A Stitts Skycoupe Restoration Project

The Stitts Skycoupe is also known as Stitts SA7 D

Sunday, October 9, 2011

Work Session 10/9/2011

Yesterday saw nine people hard at work at the Skunk Works from 9-7. The left wing and rudder were covered, and it is clear that our skills are improving. The images below show this.

What's next? The newly-covered surfaces will receive a coat of PolyBrush to seal the fabric. Next, we'll be learning the fine art of rib-stitching, which will take quite a bit of time and is one of the more critical parts of homebuilding that must be done 100%, or not at all.

Once the rib-stitching is done, the covered surfaced will receive a few coats of UV-blocking silver paint, then they'll be hoisted into the rafters until the spring. Attention will then switch to the many tasks remaining on the engine and fuselage. We're now 80% done, with 80% to go!

Nathan and Andy make a few final touches to the wing before covering.

Andy applies a coat of PolyBrush to all surfaces where the fabric will be attached.

Al and Terry plan the procedure to attach cloth to the lower surface. We started by gluing it to the trailing edge, then gluing to the leading edge and onto the stringers just below the aluminum leading edge. This way, the only seam that shows is on the under surface.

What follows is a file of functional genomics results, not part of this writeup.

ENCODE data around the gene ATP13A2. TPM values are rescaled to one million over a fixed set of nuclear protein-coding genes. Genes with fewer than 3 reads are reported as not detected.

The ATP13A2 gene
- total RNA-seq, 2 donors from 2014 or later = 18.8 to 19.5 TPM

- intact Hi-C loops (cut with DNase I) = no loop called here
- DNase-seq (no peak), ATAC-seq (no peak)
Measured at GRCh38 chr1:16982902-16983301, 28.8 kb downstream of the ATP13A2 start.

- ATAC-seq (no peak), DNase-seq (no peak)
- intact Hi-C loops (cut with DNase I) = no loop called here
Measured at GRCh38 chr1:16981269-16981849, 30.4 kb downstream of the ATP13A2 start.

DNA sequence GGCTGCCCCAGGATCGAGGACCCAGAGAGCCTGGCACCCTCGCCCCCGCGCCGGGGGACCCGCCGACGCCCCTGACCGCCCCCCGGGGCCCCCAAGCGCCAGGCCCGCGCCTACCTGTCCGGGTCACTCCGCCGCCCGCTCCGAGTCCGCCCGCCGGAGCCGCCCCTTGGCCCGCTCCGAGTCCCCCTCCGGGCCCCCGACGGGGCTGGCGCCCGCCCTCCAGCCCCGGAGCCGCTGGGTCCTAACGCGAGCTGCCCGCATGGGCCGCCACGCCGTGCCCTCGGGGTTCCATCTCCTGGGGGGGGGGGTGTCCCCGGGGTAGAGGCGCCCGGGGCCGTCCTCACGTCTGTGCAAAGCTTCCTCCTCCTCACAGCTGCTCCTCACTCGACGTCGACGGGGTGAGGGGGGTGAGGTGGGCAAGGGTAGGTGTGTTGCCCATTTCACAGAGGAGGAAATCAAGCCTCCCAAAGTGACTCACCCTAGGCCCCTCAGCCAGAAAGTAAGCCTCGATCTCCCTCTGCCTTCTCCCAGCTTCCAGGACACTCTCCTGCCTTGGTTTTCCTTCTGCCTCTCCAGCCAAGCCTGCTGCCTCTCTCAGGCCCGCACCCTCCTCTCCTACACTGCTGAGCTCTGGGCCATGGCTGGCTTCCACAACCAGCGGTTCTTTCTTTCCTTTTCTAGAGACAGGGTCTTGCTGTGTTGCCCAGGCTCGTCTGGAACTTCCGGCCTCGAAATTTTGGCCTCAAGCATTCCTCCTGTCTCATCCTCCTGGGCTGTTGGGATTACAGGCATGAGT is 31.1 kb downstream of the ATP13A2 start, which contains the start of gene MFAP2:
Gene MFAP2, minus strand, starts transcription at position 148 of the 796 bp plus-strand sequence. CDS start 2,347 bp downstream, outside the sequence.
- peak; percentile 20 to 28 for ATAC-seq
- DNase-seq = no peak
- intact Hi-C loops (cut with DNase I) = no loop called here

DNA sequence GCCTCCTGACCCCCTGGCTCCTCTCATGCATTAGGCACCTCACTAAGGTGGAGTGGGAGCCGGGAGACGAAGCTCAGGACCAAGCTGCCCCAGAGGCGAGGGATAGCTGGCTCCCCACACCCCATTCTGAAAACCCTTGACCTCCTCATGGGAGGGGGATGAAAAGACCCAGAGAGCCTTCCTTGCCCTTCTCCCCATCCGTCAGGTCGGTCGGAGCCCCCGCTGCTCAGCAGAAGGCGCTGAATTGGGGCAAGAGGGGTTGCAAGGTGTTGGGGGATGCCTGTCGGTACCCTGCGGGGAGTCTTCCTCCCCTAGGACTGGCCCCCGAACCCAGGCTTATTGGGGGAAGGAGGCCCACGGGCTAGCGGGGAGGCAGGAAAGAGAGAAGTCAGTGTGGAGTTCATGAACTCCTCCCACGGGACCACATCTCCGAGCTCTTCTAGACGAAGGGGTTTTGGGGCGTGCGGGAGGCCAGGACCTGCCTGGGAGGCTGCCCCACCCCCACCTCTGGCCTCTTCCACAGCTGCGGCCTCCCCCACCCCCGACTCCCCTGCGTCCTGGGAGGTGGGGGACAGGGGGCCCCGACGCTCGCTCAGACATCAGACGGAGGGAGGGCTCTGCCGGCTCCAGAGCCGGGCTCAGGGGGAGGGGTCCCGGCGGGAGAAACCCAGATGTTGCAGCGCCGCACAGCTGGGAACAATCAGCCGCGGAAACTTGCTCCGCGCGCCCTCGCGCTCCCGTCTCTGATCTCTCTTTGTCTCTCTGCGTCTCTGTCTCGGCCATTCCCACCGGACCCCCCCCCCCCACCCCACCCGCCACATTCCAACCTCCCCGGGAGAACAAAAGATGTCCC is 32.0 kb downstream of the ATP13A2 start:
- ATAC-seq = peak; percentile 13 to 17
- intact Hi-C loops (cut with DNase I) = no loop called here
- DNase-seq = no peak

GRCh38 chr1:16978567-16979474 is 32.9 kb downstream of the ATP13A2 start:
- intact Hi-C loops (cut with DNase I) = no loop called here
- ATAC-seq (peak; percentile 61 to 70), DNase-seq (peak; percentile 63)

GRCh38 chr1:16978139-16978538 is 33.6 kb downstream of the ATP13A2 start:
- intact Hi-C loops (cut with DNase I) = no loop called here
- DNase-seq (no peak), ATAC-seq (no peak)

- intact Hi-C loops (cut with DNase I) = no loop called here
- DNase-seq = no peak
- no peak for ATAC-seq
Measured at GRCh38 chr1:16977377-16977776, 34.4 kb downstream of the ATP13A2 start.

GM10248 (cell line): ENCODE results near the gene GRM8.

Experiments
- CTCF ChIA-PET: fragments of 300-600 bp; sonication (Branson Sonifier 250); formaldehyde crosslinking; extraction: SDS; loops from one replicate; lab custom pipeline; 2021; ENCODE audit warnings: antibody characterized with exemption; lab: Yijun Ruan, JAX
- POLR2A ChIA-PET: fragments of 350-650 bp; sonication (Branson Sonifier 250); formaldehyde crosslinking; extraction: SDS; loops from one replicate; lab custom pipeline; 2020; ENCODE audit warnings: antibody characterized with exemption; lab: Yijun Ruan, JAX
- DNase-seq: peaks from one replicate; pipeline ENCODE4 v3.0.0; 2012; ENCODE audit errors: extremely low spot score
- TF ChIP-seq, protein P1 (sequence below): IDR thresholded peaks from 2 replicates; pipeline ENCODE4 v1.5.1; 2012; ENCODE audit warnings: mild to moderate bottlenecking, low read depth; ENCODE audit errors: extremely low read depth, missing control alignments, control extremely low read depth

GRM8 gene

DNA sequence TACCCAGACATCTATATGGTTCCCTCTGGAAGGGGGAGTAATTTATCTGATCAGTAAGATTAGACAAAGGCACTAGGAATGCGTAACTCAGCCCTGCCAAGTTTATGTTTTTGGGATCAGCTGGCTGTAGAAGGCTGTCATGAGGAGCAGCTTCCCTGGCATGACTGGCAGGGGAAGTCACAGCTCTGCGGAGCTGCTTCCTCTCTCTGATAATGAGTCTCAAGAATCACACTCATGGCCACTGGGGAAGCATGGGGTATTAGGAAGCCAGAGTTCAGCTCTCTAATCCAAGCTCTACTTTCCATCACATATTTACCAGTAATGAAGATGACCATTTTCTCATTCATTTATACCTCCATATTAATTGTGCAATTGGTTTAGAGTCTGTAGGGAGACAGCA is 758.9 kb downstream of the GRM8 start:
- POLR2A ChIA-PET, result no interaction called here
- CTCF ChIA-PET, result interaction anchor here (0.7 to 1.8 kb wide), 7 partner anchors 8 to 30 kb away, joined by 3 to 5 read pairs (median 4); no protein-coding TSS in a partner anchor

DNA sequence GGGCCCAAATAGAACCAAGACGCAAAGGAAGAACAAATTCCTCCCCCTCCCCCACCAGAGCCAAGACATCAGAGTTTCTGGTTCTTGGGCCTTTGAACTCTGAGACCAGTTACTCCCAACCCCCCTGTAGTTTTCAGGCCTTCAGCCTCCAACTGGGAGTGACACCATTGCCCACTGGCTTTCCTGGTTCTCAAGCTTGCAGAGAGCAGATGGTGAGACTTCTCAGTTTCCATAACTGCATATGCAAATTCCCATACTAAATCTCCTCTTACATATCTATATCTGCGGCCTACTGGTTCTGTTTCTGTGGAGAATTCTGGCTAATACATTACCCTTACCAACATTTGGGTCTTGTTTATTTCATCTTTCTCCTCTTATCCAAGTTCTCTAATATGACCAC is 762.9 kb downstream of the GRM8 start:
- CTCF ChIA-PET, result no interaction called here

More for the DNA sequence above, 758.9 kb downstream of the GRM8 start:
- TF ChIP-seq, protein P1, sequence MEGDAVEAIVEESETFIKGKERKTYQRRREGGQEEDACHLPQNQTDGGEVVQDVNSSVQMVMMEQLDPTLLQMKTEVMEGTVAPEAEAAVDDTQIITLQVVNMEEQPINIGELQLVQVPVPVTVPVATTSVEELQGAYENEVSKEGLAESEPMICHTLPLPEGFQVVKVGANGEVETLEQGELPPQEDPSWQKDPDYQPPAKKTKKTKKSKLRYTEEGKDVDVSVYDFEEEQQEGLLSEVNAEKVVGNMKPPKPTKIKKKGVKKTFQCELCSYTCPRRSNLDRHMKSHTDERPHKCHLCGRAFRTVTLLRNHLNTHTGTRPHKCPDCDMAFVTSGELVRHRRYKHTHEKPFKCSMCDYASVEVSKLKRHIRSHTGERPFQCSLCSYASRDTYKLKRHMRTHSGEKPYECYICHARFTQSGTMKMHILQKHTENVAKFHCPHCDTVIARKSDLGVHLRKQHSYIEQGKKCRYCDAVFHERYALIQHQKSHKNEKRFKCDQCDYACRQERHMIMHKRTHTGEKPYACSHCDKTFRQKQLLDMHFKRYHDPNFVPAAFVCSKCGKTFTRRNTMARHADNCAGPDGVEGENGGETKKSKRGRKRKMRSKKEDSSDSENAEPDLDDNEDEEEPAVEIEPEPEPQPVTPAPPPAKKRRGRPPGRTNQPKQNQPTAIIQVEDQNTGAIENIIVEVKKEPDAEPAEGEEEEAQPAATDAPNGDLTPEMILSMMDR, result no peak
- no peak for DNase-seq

Much of the process requires the help of 3-4 people. Here Terry holds cardboard under the brush to prevent spillage onto the clean fabric. Paul and Al hold the fabric in position while Joel carefully "paints" a one inch stripe of PolyTack.

The wing root and wing tip pose the greatest challenges. Here, Paul assists Terry in the cutting and placement of the ends of cloth around corners.

Before using them, irons must be accurately calibrated. Terry demonstrates how this is done.

When we finally started shrinking the cloth - the best part of covering - all of the hard work was over. As Joel shrinks the fabric on the underside of the wing, Chris, Al and Nathan enjoy the magic.

Al takes a turn at shrinking the fabric, first at 250 degrees then at the final setting of 350 degrees.

Nathan, who will be leaving us soon for A&P school in Portland, Oregon, became quite proficient at the iron. This will come in handy for this bachelor!

While most worked on the left wing, Konrad and Andy covered the rudder. While the overall size of the part was small, it was quite complicated due to the small size of tubing, sharp curvature and several tabs to negotiate.

Below: Proud of our work, we took a short field trip to Chris McClure's Husky to see how the pros cover an airplane. It was obvious that we have much to learn!

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